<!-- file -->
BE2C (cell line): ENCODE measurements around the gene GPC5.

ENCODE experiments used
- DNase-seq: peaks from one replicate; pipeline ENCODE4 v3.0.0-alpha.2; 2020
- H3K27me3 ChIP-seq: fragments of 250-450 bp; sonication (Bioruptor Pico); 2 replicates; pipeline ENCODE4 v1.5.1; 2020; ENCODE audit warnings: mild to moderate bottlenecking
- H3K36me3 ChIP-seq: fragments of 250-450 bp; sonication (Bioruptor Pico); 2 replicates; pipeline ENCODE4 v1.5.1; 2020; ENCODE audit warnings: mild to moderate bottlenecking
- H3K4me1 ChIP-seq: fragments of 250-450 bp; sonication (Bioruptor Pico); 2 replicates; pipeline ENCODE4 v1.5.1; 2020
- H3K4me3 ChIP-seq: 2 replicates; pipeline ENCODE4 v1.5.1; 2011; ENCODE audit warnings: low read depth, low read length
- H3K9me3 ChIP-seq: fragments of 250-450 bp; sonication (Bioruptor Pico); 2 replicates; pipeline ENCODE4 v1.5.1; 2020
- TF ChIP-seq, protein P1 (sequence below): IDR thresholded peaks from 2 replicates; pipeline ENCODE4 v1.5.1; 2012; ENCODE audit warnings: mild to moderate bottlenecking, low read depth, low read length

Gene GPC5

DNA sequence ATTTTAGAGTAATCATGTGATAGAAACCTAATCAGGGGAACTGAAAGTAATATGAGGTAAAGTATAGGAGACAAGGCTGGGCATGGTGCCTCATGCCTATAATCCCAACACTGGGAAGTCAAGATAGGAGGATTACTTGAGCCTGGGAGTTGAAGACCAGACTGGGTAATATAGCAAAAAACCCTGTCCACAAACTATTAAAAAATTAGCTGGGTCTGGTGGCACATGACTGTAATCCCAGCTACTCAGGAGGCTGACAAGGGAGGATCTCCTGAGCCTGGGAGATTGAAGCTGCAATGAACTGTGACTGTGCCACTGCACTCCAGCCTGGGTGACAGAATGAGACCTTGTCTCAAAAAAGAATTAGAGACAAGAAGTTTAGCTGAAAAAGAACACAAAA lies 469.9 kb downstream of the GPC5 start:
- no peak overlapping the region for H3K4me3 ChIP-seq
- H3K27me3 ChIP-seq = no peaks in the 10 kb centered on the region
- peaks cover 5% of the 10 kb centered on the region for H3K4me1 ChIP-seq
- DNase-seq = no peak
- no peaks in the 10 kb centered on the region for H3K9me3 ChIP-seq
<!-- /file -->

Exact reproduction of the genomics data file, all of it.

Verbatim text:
BE2C (cell line): ENCODE measurements around the gene GPC5.

ENCODE experiments used
- DNase-seq: peaks from one replicate; pipeline ENCODE4 v3.0.0-alpha.2; 2020
- H3K27me3 ChIP-seq: fragments of 250-450 bp; sonication (Bioruptor Pico); 2 replicates; pipeline ENCODE4 v1.5.1; 2020; ENCODE audit warnings: mild to moderate bottlenecking
- H3K36me3 ChIP-seq: fragments of 250-450 bp; sonication (Bioruptor Pico); 2 replicates; pipeline ENCODE4 v1.5.1; 2020; ENCODE audit warnings: mild to moderate bottlenecking
- H3K4me1 ChIP-seq: fragments of 250-450 bp; sonication (Bioruptor Pico); 2 replicates; pipeline ENCODE4 v1.5.1; 2020
- H3K4me3 ChIP-seq: 2 replicates; pipeline ENCODE4 v1.5.1; 2011; ENCODE audit warnings: low read depth, low read length
- H3K9me3 ChIP-seq: fragments of 250-450 bp; sonication (Bioruptor Pico); 2 replicates; pipeline ENCODE4 v1.5.1; 2020
- TF ChIP-seq, protein P1 (sequence below): IDR thresholded peaks from 2 replicates; pipeline ENCODE4 v1.5.1; 2012; ENCODE audit warnings: mild to moderate bottlenecking, low read depth, low read length

Gene GPC5

DNA sequence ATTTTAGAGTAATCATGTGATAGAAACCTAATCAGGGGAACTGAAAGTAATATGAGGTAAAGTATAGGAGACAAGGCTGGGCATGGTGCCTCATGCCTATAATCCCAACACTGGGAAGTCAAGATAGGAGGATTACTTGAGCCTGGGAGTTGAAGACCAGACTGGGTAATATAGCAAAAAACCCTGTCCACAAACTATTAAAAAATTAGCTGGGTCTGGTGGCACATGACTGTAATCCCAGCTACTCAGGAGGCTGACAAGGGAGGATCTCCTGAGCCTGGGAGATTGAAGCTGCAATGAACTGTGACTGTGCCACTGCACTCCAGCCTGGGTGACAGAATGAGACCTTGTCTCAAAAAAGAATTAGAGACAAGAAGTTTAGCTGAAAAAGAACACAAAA lies 469.9 kb downstream of the GPC5 start:
- no peak overlapping the region for H3K4me3 ChIP-seq
- H3K27me3 ChIP-seq = no peaks in the 10 kb centered on the region
- peaks cover 5% of the 10 kb centered on the region for H3K4me1 ChIP-seq
- DNase-seq = no peak
- no peaks in the 10 kb centered on the region for H3K9me3 ChIP-seq